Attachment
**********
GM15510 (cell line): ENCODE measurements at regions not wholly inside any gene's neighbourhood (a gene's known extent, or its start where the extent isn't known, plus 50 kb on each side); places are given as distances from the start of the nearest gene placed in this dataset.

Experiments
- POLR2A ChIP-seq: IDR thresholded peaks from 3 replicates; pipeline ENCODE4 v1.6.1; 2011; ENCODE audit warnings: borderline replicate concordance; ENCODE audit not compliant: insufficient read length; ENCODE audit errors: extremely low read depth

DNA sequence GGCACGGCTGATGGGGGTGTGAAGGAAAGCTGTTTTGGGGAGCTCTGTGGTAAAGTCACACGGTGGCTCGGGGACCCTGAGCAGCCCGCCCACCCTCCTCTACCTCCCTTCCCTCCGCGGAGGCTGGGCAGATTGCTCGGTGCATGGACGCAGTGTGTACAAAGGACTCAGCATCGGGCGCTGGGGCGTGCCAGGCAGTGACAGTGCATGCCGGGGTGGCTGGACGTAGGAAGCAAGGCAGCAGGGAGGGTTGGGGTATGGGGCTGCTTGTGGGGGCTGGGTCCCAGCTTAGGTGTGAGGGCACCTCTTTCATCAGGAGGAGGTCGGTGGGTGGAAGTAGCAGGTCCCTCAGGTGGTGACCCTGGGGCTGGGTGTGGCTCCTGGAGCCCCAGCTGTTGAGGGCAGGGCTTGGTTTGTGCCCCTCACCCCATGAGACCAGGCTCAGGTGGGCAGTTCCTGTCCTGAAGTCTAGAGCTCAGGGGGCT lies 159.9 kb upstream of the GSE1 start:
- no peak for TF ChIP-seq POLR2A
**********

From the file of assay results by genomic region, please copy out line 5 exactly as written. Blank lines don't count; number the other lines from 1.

- no peak for TF ChIP-seq POLR2A